New test is accurate, convenient, affordable
A new pregnancy detection test using milk rather than blood samples is proving to be accurate, convenient, and—at $4.50 a sample—affordable.
The IDEXX Milk Pregnancy Test (MPT) is being offered as a routine service through Dairy Herd Improvement (DHI) testing centers or in customized kits of at least five samples that can then be sent directly to participating labs for analysis.
The test measures pregnancy-associated glycoproteins (PAGs), which are released into the blood by the placenta during pregnancy and subsequently find their way into milk. Because PAGs continue to circulate in the blood stream well after calving, samples tested less than 60 days post calving can trigger false positives from the previous pregnancy.
In addition, the tests are most accurate between 35 days post breeding until dry-off, says Todd Byrem, director of AntelBio, who markets the tests.
But because of the 35 day post breeding requirement, the MPT is more of a confirmatory pregnancy test than an early detector of cows who failed to conceive. In practice, if the MPT is used with routine, monthly DHI sampling, the date of the sample might be a week or more later than 35 days post breeding on average.
Conversely, blood pregnancy tests are highly accurate, finding open cows 28 or 29 days post breeding. That allows producers to resynchronize these cows at least a full week sooner than if they rely on the MPT.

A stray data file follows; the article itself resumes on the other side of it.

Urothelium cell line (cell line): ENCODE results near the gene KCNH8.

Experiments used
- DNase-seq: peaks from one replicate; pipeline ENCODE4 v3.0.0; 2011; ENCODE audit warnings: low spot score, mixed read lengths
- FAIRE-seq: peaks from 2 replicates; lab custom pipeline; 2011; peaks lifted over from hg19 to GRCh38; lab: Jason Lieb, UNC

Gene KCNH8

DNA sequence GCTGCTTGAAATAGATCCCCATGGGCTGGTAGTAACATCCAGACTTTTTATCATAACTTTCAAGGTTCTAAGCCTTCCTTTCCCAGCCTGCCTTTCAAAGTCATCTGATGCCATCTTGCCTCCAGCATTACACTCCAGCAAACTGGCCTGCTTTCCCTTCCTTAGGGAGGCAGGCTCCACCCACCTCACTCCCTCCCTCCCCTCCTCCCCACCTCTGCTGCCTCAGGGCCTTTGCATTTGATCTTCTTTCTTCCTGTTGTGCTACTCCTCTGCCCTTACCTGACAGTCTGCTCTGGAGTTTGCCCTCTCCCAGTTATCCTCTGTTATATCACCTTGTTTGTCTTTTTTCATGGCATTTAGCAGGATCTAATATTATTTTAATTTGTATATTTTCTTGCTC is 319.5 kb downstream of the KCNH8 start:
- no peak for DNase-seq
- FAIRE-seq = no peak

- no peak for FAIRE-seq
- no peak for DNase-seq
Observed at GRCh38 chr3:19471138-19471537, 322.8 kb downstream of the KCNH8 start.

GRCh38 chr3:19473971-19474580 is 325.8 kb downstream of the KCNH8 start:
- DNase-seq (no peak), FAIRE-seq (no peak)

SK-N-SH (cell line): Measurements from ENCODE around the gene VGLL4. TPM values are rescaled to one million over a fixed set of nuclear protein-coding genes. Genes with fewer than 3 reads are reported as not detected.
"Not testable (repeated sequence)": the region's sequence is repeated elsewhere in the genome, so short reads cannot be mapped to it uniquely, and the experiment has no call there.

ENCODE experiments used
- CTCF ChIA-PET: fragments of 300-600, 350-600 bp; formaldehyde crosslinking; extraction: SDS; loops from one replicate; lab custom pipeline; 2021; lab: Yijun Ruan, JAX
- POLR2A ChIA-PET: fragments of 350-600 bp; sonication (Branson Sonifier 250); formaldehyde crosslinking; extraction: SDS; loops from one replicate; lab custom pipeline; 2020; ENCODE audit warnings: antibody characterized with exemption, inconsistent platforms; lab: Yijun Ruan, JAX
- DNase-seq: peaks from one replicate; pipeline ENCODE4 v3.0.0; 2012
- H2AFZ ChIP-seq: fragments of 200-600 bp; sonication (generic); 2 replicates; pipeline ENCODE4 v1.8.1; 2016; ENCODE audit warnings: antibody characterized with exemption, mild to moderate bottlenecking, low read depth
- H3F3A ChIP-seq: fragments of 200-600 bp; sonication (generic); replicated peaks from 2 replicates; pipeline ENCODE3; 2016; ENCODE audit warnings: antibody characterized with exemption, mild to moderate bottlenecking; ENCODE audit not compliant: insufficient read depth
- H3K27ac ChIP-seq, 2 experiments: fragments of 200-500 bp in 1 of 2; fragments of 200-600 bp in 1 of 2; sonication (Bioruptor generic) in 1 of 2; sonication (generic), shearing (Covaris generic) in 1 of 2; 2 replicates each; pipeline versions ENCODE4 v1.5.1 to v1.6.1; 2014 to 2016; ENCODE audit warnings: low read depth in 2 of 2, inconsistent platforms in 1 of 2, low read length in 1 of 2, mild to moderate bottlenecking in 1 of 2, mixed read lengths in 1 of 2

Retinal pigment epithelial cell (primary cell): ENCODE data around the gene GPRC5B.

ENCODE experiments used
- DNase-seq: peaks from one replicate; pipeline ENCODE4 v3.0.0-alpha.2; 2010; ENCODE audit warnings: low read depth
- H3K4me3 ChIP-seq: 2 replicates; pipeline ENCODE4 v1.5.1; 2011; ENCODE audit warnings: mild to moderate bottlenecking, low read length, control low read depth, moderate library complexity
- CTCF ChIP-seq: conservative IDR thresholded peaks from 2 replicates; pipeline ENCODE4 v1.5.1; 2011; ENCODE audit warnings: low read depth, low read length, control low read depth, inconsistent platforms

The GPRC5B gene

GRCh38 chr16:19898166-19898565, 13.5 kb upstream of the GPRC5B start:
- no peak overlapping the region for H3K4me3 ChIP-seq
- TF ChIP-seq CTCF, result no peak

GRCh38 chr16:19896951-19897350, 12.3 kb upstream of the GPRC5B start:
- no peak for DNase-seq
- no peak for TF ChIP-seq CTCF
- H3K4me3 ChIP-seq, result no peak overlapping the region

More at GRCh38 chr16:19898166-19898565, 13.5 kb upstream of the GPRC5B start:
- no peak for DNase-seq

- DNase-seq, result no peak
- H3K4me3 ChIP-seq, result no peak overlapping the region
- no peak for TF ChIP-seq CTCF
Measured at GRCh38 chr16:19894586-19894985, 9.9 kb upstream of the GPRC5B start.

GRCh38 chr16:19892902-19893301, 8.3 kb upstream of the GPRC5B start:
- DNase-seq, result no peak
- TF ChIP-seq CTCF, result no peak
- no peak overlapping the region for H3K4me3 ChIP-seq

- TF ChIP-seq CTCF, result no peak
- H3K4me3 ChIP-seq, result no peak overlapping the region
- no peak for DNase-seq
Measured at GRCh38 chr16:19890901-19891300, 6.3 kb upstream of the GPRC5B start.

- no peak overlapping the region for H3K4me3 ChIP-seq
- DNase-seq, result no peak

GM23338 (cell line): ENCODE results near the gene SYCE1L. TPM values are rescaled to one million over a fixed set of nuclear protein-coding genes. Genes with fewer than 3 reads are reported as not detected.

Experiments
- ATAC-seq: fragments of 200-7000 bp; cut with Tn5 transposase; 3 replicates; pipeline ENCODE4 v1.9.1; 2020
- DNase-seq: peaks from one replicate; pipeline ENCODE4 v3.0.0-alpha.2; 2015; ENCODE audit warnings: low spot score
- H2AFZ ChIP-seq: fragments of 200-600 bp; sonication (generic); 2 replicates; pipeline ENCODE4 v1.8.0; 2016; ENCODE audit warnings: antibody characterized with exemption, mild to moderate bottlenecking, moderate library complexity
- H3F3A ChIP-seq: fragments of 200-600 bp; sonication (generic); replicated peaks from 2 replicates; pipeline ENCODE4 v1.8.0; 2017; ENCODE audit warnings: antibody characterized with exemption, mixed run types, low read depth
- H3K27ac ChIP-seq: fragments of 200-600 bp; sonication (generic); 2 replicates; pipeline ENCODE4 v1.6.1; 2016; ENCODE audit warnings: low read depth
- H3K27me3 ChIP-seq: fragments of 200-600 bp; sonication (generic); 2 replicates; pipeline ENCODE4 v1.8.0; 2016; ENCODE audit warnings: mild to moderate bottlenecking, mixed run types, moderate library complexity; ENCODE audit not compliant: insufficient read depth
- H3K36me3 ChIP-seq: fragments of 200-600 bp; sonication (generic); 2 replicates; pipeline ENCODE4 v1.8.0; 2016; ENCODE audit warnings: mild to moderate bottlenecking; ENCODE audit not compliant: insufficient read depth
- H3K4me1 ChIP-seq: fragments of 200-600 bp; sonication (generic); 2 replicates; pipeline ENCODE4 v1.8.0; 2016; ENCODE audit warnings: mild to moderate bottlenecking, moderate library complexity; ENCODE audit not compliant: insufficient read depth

The MPT is also very accurate, but no analytical test is 100% perfect, says Paul Fricke, a University of Wisconsin (UW) reproductive specialist. "An independent study conducted by Stephen LeBlanc resulted in a sensitivity of 99.2%, which would be less than one pregnancy [missed] per 100 pregnant animals tested," he says.
Competitors point out that even this high level of accuracy can be costly, however, since resynchronizing an animal that is already pregnant will lead to an abortion.
Using the UW’s online tool, "Economic Value of a Dairy Cow," a pregnancy loss for a cow between one and two months pregnant ranges from $170 to $260, depending on when the cow became pregnant (lactation number and days after calving), says Victor Cabrera, a UW Extension specialist in dairy management.
"However, considering only the cost of the abortion is not fair for the test because the test is also helping to identify those true, non-pregnant cows that can start their resynchronization sooner," he says.
In a systematic analysis, Cabrera and Fricke found that if a pregnancy test has about a 96% accuracy (identifying true positives and true negatives), the test would still be worthwhile because of the extra gains of having cows re-enrolled earlier in the reproductive program.
In addition to having that accuracy, the MPT has the added convenience of not having to lock up cows, draw blood and submit samples. It can be done routinely through DHI sampling.
It can also be used as a simple confirmation of pregnancy test at dry-off to ensure no open cows are housed in the dry pen.
Currently, NorthStar DHI, Eastern Wisconsin DHIC and Lancaster DHI offer the Milk Pregnancy Test. Other Midwest DHIs are expected to offer the service this spring.